Charlotte remembers 1963 desegregation ‘eat-in’

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Abdulah Salim, Jr. holds photograph of his father Dr. Reginald A. Hawkins who was a prominent Charlotte civil rights leader, in Silver Spring, Md. In the spring of 1963, a Hawkins led 65 people on a four-mile march from an African American college to the center of Charlotte’s downtown. ( AP Photo/Jose Luis Magana)
 
by Mitch Weiss

CHARLOTTE, N.C. (AP) — In the spring of 1963, a prominent civil rights leader led dozens of protesters on a four-mile march from a predominantly African-American college campus to the center of Charlotte’s downtown.

At the rally, Dr. Reginald Hawkins warned city leaders that if something wasn’t done to end segregation, future marches might not be so peaceful

Nearly two weeks later, civil rights and White business leaders quietly joined forces to desegregate the city’s upscale restaurants and hotels. In a simple but powerful gesture, they ate lunch together in the restaurants, peacefully opening the door to integration.

The May 29, 1963, lunch was a turning point in Charlotte’s emergence as a leading New South city. It contrasted sharply with the massive resistance seen in other Southern cities, such as Birmingham, Ala., where the police chief that same month turned fire hoses and police dogs on young civil rights protesters.

“The city’s leadership recognized that there was a need to make necessary changes, but they did not want the violence that happened in other communities to happen here,” said Willie Ratchford, executive director of the Charlotte-Mecklenburg Community Relations Committee.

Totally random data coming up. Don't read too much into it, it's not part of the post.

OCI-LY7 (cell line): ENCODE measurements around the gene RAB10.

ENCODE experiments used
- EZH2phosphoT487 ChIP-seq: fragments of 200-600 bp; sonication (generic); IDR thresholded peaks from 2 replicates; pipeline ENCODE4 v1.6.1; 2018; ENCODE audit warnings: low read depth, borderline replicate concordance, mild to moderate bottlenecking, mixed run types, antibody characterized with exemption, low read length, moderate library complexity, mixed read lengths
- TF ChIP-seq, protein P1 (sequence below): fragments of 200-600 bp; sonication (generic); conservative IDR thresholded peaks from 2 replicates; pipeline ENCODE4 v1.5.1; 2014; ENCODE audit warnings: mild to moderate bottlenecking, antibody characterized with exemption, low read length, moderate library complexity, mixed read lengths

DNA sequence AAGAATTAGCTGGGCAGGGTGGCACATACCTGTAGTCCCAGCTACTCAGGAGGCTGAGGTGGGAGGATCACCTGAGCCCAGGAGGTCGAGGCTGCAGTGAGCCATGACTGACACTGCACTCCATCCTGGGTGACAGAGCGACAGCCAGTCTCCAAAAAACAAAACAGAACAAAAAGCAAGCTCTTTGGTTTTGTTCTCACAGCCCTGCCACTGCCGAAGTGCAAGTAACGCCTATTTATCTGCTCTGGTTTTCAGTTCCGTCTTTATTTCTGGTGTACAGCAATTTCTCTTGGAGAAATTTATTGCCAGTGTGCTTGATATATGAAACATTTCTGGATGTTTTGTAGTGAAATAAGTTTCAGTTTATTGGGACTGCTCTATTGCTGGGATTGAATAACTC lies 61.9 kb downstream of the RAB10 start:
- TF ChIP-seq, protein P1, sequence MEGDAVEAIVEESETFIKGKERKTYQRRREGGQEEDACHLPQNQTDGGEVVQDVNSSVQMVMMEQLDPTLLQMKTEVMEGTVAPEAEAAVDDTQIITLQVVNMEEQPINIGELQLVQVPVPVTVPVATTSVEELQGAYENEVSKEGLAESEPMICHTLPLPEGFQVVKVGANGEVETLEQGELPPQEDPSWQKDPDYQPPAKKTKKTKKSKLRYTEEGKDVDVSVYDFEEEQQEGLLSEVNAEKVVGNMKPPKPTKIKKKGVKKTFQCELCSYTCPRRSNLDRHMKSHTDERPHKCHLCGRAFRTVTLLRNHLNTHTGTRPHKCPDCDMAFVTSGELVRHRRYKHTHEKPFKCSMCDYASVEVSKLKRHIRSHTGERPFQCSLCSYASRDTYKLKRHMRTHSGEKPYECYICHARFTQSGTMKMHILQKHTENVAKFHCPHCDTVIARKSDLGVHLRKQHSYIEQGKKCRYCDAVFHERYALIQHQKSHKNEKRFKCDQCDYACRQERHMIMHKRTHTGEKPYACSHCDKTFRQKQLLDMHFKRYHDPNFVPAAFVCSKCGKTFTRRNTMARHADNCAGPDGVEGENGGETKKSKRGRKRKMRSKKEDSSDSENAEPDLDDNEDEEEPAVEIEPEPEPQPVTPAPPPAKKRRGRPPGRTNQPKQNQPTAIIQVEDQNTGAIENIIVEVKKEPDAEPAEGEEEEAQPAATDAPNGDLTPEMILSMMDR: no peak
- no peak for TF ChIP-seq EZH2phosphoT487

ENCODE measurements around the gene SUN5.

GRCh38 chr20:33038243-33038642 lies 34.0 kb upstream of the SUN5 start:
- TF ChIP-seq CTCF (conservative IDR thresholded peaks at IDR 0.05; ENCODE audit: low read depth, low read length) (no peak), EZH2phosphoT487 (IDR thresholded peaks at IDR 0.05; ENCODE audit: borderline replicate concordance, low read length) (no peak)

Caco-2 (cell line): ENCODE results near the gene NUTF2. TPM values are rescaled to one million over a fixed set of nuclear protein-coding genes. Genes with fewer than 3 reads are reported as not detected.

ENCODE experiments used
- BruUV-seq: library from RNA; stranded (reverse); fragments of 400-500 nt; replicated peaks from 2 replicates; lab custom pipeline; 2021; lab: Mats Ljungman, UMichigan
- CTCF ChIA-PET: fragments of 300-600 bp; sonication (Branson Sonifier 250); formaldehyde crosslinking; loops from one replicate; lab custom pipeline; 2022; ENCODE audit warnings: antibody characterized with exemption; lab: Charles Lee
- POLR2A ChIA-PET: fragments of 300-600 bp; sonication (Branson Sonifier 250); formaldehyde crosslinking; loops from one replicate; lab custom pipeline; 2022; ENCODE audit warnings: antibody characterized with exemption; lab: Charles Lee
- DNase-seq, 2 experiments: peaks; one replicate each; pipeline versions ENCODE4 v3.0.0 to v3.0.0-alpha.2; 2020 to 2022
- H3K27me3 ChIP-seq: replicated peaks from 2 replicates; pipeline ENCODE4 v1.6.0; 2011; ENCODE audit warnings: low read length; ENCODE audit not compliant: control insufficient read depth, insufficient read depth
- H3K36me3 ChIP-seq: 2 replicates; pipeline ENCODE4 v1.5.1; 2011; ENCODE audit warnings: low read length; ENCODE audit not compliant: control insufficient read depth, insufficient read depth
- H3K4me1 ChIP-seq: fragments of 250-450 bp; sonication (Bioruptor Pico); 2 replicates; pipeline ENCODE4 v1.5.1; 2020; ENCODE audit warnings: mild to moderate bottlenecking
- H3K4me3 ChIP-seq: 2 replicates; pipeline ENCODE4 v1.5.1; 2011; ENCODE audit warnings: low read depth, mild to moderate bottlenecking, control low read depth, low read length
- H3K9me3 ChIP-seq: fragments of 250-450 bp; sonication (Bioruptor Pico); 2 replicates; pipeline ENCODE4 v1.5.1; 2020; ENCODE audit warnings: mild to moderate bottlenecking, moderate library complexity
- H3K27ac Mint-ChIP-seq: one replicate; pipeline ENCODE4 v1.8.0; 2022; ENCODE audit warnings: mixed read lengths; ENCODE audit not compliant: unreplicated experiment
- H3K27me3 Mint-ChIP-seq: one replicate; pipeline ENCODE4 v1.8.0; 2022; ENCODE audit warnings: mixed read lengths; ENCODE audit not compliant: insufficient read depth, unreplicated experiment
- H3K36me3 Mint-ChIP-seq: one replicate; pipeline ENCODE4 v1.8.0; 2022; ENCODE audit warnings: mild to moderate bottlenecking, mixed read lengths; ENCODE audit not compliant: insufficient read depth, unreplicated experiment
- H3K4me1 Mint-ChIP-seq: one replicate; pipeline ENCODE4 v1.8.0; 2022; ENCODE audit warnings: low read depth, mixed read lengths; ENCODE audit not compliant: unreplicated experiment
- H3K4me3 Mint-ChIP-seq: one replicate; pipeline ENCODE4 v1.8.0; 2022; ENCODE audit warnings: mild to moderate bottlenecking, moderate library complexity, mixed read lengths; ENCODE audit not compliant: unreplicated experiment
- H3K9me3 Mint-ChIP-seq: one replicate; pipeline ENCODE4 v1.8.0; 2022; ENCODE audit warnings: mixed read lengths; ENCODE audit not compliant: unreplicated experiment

That lunch is being remembered this month with a series of events. On May 29, African-Americans and White civic leaders will discuss race relations at a Charlotte lunch event. The city’s community relations board is urging residents to invite someone of a different race to lunch the same day.

Ratchford said while race relations have improved, it’s important to honestly discuss the issue.

“Many of us think that the racism of the past is no longer here,” he said. “We think that way because we don’t see it. Back in those days, it was more overt. What we don’t realize is it still does happen — but not to the degree that is used to.”

Charlotte has long considered itself a major business community. In the years after the Civil War, the city’s banks provided capital to help the region’s then-flourishing textile industry expand. Today, Charlotte — with 760,000 people — is the largest city in North Carolina and one of the fastest growing in the U.S. The city is home to Bank of America Corp., the second largest U.S. bank by assets, and Duke Energy, the country’s largest energy company. In 2012, Charlotte hosted the Democratic National Convention.

But in the aftermath of the Civil War, Charlotte — like most Southern cities — was deeply segregated. African-Americans were forced to attend segregated schools. They were barred from mingling with whites in movie theaters, hotels and restaurants.

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